Is it really just a case of lack of a combination of a good run up and brute strength? According to Rachel Atherton in Singletrack magazine: ‘Remember, men are naturally stronger and heavier, so you’re probably a better rider”. Wise words, but they’re still not getting me over that root.
I am stunned and excited to have been nominated in the Singletrack 2015 Reader Awards, in the Best Written Article category. I’ve been shortlisted for my post ‘The trouble with womens’ mountain bikes’, which was originally published on the Singletrackworld.com site earlier this summer.
Singletrack had approached me about writing for them after I published a story on this site celebrating their choice of a female rider for the magazine cover – a hugely popular story that even Rachel Atherton retweeted!
For the nominated post on women’s mountain bikes I went back to the drawing board and spent a lot of time checking facts and researching details from brands such as Santa Cruz, Trek, Specialized and Orange, as well as talking to female cyclists and local bike stores. The result – I hope – peels back the layers of marketing and gets to the bottom of why it can be so difficult for women to find the right bike. It also addresses the fact that there is actually no such thing as a ‘men’s’ bike: perhaps it is time to start using the term standard bike instead, make more sizes and fit options, and also show women riding them alongside men in advertising.
There are several categories to vote for, but I believe Manon Carpenter (nominated for personality of the year) and I are the only women up for a prize. So lets hope at least one of us gets to make a victory speech and fly the flag for women’s mountain biking at the awards ceremony on the 25th September!!
Voting closes at midnight on Sunday 20th September and (hint, hint) you can vote here or on the link to the post above.
Mountain bike magazine Singletrack put a woman on its May 2015 cover, and it’s caused a bit of a stir.
Singletrack magazine is always a good read but I am really pleased to see a woman on the cover of their May 2015 issue (German Enduro rider Laura Brethauer, about to go over the edge of something very steep). To be honest I am also a little surprised as women in mountain bike magazines tend to be noticeable for their absence. I tweeted about the cover on Saturday and got a huge response – all positive – including a RT from Rachel Atherton (19 mountain bike world cup wins to her name, and a major player in promoting women’s mountain biking) who added ‘Was buzzing when I saw this!! Respect!!’.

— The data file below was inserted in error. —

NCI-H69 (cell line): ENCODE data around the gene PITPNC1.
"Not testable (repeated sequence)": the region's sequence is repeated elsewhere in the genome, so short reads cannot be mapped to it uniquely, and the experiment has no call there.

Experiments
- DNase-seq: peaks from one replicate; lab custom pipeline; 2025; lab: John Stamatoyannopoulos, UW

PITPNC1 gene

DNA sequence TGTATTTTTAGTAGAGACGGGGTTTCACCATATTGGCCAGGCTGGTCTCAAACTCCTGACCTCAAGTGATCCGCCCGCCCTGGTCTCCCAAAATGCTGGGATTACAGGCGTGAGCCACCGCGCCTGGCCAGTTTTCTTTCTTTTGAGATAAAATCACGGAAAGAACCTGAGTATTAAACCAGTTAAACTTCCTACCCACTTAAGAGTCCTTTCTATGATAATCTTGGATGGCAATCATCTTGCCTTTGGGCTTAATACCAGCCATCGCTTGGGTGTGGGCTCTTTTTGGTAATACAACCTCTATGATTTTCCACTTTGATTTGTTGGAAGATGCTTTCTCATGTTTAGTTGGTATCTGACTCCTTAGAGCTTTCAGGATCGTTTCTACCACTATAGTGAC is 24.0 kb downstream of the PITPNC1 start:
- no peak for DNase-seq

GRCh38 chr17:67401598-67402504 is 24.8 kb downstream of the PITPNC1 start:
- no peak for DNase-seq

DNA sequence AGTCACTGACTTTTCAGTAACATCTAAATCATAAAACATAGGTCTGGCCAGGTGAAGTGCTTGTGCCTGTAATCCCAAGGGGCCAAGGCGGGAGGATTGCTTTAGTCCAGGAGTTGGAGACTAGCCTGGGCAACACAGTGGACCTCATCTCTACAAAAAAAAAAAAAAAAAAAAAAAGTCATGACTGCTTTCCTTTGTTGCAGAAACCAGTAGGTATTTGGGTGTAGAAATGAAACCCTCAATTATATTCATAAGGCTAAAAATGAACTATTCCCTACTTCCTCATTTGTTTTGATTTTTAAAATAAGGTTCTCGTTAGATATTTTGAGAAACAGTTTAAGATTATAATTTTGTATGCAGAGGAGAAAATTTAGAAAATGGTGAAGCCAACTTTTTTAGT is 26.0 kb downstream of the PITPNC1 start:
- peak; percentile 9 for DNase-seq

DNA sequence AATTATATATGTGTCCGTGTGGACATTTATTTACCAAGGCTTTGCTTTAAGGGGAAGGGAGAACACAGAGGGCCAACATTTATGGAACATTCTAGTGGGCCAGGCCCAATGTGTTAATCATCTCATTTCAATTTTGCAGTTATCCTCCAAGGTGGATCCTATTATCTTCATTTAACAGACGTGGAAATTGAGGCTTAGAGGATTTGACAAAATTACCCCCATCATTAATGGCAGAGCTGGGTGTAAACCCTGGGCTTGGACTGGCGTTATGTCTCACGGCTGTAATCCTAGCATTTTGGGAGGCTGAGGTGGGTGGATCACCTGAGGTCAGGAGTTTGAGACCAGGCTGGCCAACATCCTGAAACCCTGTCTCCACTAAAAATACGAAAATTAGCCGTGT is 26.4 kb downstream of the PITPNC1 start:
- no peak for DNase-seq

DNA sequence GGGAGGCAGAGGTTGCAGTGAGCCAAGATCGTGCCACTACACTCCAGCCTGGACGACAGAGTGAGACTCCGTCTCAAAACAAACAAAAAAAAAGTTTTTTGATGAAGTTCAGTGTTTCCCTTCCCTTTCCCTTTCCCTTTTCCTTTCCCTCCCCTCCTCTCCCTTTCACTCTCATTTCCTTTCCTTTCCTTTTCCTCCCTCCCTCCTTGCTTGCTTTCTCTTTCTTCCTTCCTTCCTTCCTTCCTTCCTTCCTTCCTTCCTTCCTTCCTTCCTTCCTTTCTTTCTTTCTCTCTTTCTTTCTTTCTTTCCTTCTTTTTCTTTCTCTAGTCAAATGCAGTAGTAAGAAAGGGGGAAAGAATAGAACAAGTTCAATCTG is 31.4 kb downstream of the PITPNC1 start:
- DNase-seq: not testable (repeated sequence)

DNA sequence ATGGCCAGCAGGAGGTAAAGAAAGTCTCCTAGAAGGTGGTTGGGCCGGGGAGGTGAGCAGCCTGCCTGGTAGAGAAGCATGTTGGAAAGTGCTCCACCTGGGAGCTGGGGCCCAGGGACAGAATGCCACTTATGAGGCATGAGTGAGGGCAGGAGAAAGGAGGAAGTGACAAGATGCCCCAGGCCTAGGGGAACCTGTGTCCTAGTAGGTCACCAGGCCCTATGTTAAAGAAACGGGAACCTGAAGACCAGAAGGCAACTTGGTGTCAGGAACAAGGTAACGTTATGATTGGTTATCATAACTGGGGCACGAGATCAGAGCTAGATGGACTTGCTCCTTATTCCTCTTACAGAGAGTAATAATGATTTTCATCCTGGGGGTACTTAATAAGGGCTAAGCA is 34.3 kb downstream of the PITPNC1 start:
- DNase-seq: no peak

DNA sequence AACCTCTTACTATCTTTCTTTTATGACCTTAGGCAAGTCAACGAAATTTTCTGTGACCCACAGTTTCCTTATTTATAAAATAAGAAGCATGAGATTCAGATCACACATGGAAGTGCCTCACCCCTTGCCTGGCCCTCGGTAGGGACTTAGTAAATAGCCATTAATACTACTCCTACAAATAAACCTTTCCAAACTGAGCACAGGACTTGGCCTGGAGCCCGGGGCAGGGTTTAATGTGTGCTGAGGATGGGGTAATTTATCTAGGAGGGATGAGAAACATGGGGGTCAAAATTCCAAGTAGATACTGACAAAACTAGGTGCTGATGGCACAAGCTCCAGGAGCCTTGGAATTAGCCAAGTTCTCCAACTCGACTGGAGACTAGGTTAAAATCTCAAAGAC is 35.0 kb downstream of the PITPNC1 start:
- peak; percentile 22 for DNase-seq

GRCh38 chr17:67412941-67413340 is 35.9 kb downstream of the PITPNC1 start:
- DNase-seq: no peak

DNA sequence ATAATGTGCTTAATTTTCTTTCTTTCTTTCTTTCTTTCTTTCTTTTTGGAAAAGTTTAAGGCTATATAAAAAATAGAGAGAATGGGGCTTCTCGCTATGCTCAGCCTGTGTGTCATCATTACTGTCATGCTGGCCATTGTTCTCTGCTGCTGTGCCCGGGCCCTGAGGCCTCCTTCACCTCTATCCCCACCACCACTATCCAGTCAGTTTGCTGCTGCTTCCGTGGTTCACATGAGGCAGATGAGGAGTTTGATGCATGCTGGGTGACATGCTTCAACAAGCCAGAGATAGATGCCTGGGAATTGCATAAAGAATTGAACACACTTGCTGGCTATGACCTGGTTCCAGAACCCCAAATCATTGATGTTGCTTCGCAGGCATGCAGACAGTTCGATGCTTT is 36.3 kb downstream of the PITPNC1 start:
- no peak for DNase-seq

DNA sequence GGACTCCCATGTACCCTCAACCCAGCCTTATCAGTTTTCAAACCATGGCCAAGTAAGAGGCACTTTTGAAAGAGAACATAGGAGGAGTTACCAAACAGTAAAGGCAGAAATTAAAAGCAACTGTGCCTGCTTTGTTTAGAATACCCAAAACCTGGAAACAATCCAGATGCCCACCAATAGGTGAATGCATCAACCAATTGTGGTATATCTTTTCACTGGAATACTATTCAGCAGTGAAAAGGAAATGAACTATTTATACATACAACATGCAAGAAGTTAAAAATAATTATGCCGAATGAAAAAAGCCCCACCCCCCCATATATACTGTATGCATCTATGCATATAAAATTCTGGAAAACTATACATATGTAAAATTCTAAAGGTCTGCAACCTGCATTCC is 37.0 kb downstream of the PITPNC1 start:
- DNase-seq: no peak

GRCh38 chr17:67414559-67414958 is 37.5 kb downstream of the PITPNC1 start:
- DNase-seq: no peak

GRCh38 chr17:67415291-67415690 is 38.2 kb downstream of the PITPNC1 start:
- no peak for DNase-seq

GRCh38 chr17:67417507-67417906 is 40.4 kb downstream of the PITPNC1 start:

I love the image (by Christoph Laue), because its not posed: Brethauer is clearly totally engaged in her ride. It’s the moment we all ride bikes for and it isn’t about being male or female. Singletrack tell me that they chose it simply because it deserved to be a cover, and not because it’s a picture of a woman. This is, of course, as it should be. However it is also really heartening to see a woman represented on the front of this esteemed (and little bit maverick) mountain bike title.
As a print journalist it is also good to see that magazine covers continue to command respect: everyone who saw this and commented on it understands that putting a woman on the front is way more significant than slotting one in somewhere in the vicinity of page 36.
I’m aware that most mountain bikers are male (80%, I think) and that magazine making is a business, and that it is dependent upon entertaining its target readership. I also know that the vast majority of mountain bike photography features men. And of course, I don’t want to see a quota of ‘women covers’ to win a few PC points. But let’s hope that the reaction that this cover has generated may just inspire photographers to work with women riders, and editors to continue to take the occasional risk with their choice of cover star.